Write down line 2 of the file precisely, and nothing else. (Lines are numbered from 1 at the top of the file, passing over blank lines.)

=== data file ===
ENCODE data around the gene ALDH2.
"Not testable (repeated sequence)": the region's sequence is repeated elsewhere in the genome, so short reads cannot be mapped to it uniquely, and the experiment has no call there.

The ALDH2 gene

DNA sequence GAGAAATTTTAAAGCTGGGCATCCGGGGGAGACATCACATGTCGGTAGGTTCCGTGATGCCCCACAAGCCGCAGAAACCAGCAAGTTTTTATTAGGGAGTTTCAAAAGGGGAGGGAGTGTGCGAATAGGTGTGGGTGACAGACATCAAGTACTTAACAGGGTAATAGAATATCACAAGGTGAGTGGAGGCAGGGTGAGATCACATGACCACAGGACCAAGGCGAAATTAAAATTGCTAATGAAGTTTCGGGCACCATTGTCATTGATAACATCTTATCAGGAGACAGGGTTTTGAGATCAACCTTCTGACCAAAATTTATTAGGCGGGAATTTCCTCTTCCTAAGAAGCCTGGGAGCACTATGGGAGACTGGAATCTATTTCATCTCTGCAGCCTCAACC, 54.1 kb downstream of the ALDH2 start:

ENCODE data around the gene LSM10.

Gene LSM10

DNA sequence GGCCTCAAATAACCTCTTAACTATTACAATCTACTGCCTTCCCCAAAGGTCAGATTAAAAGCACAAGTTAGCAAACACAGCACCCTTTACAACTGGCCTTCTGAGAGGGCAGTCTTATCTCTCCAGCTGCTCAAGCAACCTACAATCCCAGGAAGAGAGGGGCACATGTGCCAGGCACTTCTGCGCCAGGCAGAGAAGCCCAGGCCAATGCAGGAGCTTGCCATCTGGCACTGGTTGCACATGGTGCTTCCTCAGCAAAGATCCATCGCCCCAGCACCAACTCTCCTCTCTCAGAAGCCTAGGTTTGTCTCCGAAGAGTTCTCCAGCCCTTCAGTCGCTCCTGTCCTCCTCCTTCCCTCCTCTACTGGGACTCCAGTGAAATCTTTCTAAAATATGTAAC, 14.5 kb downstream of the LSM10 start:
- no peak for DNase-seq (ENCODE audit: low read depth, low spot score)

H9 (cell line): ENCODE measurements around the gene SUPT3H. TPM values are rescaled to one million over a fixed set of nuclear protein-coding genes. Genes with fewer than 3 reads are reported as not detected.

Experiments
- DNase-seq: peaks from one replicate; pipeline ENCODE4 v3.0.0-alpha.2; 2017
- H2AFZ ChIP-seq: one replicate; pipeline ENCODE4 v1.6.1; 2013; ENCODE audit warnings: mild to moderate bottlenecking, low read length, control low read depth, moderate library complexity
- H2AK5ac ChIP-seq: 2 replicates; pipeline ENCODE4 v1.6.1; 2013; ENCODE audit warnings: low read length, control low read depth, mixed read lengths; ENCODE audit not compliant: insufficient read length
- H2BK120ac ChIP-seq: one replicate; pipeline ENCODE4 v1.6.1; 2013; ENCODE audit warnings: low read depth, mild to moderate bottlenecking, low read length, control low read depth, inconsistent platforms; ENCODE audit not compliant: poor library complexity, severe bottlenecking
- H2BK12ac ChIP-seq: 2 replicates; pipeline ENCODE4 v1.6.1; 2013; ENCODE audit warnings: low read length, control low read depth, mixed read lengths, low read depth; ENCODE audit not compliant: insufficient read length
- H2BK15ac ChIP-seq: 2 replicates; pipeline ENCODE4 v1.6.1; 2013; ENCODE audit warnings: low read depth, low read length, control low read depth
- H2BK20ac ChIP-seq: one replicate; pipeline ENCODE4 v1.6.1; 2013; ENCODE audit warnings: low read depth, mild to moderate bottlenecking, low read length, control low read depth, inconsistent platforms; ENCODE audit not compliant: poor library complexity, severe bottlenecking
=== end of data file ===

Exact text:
"Not testable (repeated sequence)": the region's sequence is repeated elsewhere in the genome, so short reads cannot be mapped to it uniquely, and the experiment has no call there.